Arrested Development- the Indian albatross

sita-trial-by-fireI have been pondering (as I am wont to do) the state of the Indian woman, and have been struck by how much like a child she is treated, and expects to be treated. Yet she is also expected to rise to the occasion and mother everyone in certain situations, which makes her seem almost superhuman. This strange mix- the powerlessness of the child with the burden of the adult- results in a form of passive aggression that ensures the continuation of the vicious cycle, and women exchange one gilt cage for another when they get married. Just as they had to walk on eggshells around their fathers in order to get what they wanted they do the same with their husbands. Keep the peace, they are told. And the religion emphasises the hierarchy. The woman who dares to speak out is seen as a vituperative harpy, and is put in her place- subtly, but effectively. Thus in many Indian households, the women do not come straight out and talk about what is bothering them. They sulk, refuse to eat and make everyone who cares about them feel guilty, until someone figures out what it is that is bothering them and sets it right. However much grief this causes, it is seen as somehow more womanly than just telling people what they want, or getting it themselves  I know how this works, because I am an Indian woman. Yet it seems strange to me when I see it in action, and I lack the duplicity needed to engage in it myself.

Warren Farrell, in his book “The Myth of Male Power”, writes that society teaches women to act as helpless victims, and men as life-risking heroes. Thus while it looks as though men are all-powerful, in effect the social rules of a patriarchal society work as much against men as they do against women. One example- women attempt suicide more often than men do, but men successfully commit suicide more often than women do. Thus while women are generally crying out for attention with their suicide attempts, men genuinely believe that they will achieve more by dying than by living. Another example- women complain of a glass ceiling when it comes to corporate jobs and other high-profile careers, because these are dominated by men. Yet no one complains of gender discrimination in other male-dominated professions such as building construction and refuse disposal. There is, Farrell argues, a double standard at work here that clearly affects both men and women.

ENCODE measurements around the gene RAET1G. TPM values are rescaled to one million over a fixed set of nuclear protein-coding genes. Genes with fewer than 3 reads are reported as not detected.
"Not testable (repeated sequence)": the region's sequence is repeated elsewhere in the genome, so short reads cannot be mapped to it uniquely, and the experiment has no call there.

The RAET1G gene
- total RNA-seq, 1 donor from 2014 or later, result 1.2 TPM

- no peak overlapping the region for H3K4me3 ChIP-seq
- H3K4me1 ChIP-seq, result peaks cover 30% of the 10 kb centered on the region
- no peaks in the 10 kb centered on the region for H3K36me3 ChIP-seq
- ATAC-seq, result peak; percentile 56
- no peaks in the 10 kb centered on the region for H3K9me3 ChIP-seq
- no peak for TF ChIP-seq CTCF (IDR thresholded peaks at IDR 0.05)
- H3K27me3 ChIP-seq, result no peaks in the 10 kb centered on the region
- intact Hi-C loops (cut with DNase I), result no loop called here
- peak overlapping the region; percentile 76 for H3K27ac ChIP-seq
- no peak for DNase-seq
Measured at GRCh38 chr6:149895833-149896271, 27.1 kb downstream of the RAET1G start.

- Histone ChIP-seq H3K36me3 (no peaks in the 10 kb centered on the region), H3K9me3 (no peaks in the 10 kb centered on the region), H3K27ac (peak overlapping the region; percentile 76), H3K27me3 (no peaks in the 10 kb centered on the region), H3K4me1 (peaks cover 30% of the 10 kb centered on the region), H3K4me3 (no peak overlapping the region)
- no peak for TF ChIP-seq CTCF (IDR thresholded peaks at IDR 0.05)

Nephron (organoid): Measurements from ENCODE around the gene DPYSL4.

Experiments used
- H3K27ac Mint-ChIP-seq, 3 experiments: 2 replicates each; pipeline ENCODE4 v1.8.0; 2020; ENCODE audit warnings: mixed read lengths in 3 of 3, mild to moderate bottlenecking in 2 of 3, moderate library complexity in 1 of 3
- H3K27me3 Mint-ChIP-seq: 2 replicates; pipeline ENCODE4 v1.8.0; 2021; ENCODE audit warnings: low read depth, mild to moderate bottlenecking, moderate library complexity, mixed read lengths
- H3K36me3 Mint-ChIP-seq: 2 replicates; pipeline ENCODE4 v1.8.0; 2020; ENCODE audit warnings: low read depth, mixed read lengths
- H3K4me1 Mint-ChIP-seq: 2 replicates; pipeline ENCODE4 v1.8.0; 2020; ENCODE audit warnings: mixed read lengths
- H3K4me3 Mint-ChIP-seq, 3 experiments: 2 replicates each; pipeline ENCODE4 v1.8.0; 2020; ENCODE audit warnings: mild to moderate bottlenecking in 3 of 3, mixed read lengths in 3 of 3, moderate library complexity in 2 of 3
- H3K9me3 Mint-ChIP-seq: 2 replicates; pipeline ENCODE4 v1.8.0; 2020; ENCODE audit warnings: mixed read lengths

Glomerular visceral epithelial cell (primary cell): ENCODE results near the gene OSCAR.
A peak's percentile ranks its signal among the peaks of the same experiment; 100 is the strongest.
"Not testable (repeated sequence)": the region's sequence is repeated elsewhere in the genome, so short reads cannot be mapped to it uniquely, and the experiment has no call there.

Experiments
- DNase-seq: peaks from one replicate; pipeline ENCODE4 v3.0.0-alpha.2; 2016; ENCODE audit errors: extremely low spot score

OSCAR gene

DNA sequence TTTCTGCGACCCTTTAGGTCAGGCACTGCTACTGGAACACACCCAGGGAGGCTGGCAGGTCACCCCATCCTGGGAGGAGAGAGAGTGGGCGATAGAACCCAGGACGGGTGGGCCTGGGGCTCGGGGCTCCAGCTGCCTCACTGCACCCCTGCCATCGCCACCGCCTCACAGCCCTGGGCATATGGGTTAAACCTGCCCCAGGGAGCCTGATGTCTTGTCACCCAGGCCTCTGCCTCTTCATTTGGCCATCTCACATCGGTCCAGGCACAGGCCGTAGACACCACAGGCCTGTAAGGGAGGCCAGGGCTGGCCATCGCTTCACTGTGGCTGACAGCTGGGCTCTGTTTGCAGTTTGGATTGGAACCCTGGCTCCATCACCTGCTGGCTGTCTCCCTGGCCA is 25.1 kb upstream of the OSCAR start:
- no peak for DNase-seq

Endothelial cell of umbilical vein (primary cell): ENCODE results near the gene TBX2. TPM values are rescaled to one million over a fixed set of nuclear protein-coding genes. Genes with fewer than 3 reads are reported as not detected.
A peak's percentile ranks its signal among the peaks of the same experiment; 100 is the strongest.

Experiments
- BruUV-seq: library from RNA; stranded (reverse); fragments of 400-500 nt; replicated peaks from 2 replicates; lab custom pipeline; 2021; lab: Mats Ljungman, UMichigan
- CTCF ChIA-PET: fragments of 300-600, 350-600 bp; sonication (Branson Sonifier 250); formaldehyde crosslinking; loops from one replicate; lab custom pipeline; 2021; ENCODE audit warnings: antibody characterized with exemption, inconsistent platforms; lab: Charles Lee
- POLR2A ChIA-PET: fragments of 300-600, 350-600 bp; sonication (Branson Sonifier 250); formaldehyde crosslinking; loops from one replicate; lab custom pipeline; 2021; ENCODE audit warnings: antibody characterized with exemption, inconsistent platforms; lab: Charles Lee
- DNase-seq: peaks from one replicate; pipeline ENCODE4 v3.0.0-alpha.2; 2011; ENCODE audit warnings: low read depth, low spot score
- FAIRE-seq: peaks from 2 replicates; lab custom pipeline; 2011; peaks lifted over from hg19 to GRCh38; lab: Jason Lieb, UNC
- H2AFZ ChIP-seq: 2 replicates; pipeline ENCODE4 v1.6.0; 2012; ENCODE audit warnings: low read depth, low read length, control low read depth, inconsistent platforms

In the same manner, when the Indian Woman does what she is programmed to do- use emotional blackmail instead of direct communication- it hurts not only the woman, but the men who love her as well: husband, sons and brothers. It even hurts the other women in her life. In the same way that a child’s tantrum throws its parents into anxiety and fear, the woman-child’s array of tactics takes her whole family on a roller coaster of emotional turmoil.

I am not unaware of the dangers of generalisation- not all Indian women are trapped in this cycle, and among those who are ensnared in this way, not all are Indian. Neither are they all necessarily women. However, I insist on applying my Golden Rule here: my blog, my say.

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